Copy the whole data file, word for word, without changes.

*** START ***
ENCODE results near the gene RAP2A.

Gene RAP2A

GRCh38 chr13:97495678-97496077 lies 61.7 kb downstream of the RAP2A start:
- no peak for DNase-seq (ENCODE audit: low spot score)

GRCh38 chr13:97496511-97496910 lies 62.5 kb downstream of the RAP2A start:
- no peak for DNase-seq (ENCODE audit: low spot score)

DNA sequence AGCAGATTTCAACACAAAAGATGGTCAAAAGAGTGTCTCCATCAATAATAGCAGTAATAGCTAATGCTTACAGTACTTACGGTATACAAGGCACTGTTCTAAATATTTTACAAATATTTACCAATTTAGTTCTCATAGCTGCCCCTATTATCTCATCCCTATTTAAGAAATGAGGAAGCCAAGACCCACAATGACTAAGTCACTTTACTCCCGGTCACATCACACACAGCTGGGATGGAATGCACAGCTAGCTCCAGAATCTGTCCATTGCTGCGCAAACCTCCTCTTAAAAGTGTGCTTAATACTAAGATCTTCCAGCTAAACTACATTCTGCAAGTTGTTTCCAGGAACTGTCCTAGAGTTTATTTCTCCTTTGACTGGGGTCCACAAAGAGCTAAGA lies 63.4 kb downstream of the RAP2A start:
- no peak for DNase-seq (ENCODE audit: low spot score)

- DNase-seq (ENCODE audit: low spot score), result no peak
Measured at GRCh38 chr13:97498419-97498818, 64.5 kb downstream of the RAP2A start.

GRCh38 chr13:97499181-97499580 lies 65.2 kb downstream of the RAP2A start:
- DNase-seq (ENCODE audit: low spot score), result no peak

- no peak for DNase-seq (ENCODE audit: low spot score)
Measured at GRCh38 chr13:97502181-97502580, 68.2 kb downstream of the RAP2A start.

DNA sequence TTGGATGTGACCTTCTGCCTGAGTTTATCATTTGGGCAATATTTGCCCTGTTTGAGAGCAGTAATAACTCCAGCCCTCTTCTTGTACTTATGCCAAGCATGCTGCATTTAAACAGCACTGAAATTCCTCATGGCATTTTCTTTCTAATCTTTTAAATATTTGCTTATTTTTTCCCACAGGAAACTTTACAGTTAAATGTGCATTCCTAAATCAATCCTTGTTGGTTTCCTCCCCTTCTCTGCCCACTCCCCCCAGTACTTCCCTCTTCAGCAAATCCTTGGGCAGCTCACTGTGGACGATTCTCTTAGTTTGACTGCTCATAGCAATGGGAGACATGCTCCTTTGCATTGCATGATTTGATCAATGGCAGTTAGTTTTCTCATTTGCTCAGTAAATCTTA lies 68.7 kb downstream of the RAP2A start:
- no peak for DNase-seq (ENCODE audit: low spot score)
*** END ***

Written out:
ENCODE results near the gene RAP2A.

Gene RAP2A

GRCh38 chr13:97495678-97496077 lies 61.7 kb downstream of the RAP2A start:
- no peak for DNase-seq (ENCODE audit: low spot score)

GRCh38 chr13:97496511-97496910 lies 62.5 kb downstream of the RAP2A start:
- no peak for DNase-seq (ENCODE audit: low spot score)

DNA sequence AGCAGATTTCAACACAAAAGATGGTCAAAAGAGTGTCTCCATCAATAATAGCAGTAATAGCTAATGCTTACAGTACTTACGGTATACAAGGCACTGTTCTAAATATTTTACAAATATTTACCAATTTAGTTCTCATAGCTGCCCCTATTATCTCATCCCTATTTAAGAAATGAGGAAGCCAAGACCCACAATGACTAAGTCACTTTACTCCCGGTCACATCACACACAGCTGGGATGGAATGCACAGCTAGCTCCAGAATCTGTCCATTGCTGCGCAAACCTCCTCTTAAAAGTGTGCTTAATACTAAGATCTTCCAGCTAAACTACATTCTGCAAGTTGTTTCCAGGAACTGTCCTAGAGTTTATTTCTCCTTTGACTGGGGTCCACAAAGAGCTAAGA lies 63.4 kb downstream of the RAP2A start:
- no peak for DNase-seq (ENCODE audit: low spot score)

- DNase-seq (ENCODE audit: low spot score), result no peak
Measured at GRCh38 chr13:97498419-97498818, 64.5 kb downstream of the RAP2A start.

GRCh38 chr13:97499181-97499580 lies 65.2 kb downstream of the RAP2A start:
- DNase-seq (ENCODE audit: low spot score), result no peak

- no peak for DNase-seq (ENCODE audit: low spot score)
Measured at GRCh38 chr13:97502181-97502580, 68.2 kb downstream of the RAP2A start.

DNA sequence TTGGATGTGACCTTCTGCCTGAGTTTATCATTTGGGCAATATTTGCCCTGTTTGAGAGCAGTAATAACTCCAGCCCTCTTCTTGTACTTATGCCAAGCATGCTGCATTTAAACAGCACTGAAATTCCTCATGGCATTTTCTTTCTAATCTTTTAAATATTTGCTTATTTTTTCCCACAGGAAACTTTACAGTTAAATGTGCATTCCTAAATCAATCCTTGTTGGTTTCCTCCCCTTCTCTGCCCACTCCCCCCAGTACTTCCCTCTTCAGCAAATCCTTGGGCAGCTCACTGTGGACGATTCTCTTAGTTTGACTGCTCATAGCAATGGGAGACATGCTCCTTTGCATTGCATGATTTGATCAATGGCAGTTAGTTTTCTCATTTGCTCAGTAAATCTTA lies 68.7 kb downstream of the RAP2A start:
- no peak for DNase-seq (ENCODE audit: low spot score)